My MAX HR is naturally very high or very low. Do I need to adjust my MAF HR?

The max HR (like resting HR), is not a factor in determining one’s training MAF HR.

Maximum heart rate (MAX HR) and MAF heart rate measure two entirely different things. MAX heart rate is a cardiovascular measure—meaning that it tests how hard your heart can pump. The MAF HR, on the other hand, is a metabolic measure: it tells you how high your heart rate can go while still performing completely aerobically (burning fat for fuel).

Whether your workout is aerobic or anaerobic has to do with stress levels: greater stress means that the heart rate rises, which makes exercise more anaerobic. The MAF heart rate is the highest heart rate where exercise has a virtually nonexistent anaerobic component.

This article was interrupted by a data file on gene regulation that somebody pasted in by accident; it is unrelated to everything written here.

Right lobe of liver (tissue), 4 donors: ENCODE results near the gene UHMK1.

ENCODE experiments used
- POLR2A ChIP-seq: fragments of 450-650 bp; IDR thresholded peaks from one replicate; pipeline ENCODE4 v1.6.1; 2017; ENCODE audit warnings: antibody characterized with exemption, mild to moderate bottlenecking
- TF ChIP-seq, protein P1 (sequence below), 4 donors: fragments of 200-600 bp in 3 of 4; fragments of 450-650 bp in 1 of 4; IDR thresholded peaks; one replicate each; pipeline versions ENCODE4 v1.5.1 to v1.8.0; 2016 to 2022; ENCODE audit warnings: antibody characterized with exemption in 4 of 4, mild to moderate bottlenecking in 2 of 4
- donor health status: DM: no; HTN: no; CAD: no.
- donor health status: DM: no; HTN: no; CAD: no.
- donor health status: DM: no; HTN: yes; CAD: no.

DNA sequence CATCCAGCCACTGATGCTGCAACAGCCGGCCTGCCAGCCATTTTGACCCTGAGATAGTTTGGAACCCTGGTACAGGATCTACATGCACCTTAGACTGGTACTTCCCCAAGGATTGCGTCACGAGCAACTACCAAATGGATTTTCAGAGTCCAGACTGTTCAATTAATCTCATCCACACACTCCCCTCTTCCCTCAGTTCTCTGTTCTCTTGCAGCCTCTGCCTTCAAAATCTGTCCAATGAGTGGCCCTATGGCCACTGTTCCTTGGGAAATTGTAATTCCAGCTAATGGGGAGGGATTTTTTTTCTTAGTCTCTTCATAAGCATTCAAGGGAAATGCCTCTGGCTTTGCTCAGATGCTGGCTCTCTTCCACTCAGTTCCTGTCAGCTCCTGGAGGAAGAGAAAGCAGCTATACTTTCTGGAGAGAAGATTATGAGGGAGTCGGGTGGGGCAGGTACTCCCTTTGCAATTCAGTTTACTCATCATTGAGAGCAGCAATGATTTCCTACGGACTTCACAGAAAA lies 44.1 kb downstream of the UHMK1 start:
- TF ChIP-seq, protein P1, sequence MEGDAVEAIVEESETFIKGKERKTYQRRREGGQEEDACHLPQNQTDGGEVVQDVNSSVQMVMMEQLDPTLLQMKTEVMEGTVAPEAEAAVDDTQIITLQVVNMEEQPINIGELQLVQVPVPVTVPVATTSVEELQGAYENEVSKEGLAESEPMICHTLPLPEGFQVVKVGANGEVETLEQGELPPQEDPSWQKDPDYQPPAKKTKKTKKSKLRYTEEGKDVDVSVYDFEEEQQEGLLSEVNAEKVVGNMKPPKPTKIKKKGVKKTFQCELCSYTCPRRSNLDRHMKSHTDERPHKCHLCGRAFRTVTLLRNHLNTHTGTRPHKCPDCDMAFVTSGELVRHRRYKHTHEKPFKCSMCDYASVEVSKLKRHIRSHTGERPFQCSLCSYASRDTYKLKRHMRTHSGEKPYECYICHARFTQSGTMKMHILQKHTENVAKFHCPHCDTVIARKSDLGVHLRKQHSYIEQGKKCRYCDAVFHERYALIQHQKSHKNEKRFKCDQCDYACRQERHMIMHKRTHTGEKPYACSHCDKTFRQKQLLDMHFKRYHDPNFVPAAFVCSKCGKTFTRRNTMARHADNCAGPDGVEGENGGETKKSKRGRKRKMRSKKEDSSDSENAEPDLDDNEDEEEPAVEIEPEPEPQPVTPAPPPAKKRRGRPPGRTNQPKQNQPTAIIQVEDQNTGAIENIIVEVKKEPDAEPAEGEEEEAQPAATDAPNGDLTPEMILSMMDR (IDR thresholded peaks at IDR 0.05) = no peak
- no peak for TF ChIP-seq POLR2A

In other words, your MAX HR doesn’t necessarily change your MAF HR; If your MAX HR is very low, it just means that you can’t go as far beyond your MAF HR as someone else could. If, on the other hand, your MAX HR is very high, it means that your heart can tolerate far more stress than it takes for your body to switch to the anaerobic system.